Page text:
Optimizing Nutrition Apps for Broad Consumer Adoption

Apple recently announced a partnership with Nike, linking its Apple Watch with the Nike+ running app. I wish more collaboration between tech giants, food and beverage manufacturers and grocery retailers were keeping nutrition apps apace. 

Fitness apps have "crossed the chasm" between early adopters and the mainstream market because the technology has virtually disappeared, enabling the "rest of us" to use it easily and passively. Wearable sales surged 71% last year to 78 million units. The technology does a great job of tracking our exercise output and calorie burn with no necessary interaction on our part. But when it comes to matching nutrition intake to exercise output, the technology fails us.

Once we step into the world of nutrition apps, forget passive tracking. Now we are asked to keep diaries, scan bar codes, manually enter restaurant meals, enter recipes. Puleez! Here's the nutrition and fitness app I want:

The goal for all users is optimal health. There's too much emphasis on weight loss in nutrition apps. Weight loss is a strategy towards greater health, but not the ultimate goal.



I would hope that the goal of optimal health would lead to a prescription of shopping and recipes based on Michael Pollan's rules for eating: “Eat food, not too much, mostly plants.”

I enter only my (and my family's) height, weight, age and any food allergies.

I'm presented with a week's shopping list, meals and recipe options based on a week's capture of my fitness activity.

I accept a week of meals and check them off as they are consumed. Those I don't check off get a national average score that I won't like and will help check my departures from plan. No entering what I actually ate.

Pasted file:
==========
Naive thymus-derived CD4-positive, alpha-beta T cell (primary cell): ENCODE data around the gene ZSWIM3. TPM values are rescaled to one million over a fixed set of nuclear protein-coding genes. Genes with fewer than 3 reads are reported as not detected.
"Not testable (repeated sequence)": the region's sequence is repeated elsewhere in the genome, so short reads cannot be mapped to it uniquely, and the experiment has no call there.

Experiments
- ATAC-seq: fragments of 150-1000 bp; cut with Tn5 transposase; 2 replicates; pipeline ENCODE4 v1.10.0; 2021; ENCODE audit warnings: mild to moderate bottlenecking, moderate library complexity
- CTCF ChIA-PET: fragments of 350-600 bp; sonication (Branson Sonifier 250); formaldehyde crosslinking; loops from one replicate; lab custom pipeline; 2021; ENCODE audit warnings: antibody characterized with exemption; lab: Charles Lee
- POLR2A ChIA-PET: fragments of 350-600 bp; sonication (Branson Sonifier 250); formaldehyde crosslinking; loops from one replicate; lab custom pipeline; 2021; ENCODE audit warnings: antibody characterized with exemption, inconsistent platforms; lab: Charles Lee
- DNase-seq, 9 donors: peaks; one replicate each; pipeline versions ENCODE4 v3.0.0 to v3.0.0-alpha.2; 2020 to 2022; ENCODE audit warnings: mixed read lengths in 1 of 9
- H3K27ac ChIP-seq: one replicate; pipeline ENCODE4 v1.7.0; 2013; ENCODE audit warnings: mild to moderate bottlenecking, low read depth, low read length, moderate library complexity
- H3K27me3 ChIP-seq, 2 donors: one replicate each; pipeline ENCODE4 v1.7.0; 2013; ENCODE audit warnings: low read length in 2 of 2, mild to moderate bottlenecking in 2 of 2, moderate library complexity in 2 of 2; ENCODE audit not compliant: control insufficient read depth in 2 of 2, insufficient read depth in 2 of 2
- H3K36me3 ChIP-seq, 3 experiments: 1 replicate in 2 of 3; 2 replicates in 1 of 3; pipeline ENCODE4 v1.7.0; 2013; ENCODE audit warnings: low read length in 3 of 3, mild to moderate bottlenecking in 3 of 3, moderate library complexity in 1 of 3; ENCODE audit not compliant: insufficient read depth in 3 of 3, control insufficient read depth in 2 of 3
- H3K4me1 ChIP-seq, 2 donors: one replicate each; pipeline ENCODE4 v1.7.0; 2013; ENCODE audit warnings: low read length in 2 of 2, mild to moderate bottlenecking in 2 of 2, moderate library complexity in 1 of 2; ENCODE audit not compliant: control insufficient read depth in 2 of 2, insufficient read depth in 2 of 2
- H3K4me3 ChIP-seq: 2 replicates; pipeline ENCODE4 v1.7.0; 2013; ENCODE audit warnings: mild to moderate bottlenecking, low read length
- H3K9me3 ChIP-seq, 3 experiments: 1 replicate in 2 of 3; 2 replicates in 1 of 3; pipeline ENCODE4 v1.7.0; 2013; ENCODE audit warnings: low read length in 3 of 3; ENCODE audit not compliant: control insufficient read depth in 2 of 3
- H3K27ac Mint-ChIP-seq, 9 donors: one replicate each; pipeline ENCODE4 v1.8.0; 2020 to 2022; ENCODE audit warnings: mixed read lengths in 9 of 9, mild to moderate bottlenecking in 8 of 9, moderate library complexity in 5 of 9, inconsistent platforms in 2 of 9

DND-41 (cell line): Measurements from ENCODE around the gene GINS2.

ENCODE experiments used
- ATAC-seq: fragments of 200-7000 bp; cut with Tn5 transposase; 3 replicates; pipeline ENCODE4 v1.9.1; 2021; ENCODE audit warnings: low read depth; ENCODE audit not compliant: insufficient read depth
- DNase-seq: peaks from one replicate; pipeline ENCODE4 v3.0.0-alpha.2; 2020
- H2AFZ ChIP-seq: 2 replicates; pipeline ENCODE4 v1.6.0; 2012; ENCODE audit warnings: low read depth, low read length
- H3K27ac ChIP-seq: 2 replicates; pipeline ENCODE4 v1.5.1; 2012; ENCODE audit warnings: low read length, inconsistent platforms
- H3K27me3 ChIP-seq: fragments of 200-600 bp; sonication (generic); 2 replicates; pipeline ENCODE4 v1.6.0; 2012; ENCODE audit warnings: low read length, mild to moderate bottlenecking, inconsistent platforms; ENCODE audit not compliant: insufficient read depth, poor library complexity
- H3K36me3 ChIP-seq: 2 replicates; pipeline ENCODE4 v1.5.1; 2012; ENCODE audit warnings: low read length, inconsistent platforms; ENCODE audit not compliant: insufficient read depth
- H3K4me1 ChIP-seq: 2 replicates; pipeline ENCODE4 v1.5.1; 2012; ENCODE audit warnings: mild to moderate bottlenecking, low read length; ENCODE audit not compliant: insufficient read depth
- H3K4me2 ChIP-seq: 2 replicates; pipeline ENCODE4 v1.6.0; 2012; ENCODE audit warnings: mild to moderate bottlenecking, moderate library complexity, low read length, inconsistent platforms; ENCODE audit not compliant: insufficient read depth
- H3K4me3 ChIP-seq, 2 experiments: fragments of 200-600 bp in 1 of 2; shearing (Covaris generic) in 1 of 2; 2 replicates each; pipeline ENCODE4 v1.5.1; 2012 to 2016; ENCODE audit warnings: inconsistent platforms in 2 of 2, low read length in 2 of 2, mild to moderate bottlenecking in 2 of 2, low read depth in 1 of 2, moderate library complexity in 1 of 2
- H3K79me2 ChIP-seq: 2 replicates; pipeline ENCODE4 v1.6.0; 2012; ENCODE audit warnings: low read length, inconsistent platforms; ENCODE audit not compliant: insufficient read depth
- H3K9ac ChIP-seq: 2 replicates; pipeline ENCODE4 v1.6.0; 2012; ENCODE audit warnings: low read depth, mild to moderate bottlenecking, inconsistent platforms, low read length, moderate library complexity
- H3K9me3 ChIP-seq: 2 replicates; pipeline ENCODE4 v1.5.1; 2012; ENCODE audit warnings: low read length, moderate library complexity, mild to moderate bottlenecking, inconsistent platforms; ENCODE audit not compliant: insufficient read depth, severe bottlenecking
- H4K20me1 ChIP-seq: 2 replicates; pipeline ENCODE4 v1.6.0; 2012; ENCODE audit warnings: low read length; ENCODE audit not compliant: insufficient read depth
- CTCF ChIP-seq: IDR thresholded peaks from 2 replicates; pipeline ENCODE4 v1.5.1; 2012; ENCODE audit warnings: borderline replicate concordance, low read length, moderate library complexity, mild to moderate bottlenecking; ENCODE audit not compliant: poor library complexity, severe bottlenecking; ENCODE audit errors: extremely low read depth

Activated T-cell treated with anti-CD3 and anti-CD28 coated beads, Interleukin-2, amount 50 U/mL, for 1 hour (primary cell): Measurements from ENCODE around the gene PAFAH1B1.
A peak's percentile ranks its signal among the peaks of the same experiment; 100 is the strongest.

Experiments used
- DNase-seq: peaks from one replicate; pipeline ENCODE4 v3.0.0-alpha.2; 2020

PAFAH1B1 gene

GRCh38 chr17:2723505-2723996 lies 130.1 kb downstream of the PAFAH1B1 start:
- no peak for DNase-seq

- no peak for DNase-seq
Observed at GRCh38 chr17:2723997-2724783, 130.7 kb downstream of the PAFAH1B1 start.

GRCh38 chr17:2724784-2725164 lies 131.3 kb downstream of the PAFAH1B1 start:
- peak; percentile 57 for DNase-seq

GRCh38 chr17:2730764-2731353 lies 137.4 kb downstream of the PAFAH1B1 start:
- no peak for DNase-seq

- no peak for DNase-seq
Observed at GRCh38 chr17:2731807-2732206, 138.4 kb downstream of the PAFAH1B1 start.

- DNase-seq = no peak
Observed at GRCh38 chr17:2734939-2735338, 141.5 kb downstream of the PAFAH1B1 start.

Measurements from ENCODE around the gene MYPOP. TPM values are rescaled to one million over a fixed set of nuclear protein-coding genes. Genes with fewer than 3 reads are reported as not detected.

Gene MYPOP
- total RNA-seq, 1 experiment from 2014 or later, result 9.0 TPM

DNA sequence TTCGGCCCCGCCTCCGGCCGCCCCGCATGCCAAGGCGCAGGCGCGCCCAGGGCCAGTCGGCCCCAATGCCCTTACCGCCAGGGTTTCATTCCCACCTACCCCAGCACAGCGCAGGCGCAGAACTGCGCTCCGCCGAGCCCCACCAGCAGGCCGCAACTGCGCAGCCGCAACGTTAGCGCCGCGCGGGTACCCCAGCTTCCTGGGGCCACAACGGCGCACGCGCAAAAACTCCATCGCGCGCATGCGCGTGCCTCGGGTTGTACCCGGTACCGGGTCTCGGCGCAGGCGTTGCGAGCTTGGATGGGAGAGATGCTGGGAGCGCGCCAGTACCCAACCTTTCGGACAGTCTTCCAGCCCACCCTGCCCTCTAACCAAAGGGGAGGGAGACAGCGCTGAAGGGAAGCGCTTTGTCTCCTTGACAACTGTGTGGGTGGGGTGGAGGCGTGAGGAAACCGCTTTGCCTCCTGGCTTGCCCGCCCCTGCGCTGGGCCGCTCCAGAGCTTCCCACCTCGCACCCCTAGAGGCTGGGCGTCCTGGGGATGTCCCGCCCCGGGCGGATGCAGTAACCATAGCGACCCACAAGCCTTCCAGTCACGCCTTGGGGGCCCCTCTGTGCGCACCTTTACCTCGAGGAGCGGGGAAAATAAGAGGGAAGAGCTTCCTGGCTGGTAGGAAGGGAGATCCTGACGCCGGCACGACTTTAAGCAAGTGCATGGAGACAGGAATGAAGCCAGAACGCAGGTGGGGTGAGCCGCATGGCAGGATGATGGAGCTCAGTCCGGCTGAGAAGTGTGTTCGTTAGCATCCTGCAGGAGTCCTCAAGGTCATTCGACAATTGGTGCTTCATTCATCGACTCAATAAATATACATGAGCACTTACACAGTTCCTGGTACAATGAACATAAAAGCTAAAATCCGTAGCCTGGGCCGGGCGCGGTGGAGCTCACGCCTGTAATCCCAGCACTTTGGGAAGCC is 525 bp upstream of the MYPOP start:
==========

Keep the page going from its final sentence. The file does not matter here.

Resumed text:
My level of exercise would determine my next week's shopping list. By working hard and sticking to plan, my app would do what we do anyway — reward me with an occasional indulgence.

I'm prompted to rate meals from time to time and the app feeds me more of what I like and less of what I do not.

This approach changes the game from active to passive management. And from tracking calories and steps to optimizing health based on nutrition and exercise. I'm not telling the app what I'm consuming. The app tells me what to buy, what to make, how to make it and the exercise plan — based on age, height, weight and demonstrated fitness behavior — to integrate with diet. 

With my nutrition and fitness app, I could place my week's grocery order with one click knowing that what I've bought is optimized for my (or my family's) health. And instructions for preparing each meal (and snack) just await my engagement.

I know, I know. Sounds like I'm turning food into fuel — the emotional into the functional. And you'd be right. But left to our own designs, look where the emotional takes us. We don't need an app for mixing Cheez Doodles with a few Ding Dongs and washing it all down with a cold Bud. We got that. We struggle with buying the right foods and preparing those foods well.

Apple has struggled in the wearables space, trailing Fitbit and Garmin. Apple recently announced a partnership with Nike to gain traction in the fitness space. Unveiling an updated Apple Watch last week, Apple COO Jeff Williams said, "We think Apple Watch is the ultimate device for a healthy life." But a healthy life isn't just about the number of steps we take or the miles we peddle. The foundation is the fuel that enables us to take those steps. Integrating nutrition and fitness into a single app is the ultimate device for a healthy life. An Apple a day, Mr. Cook?

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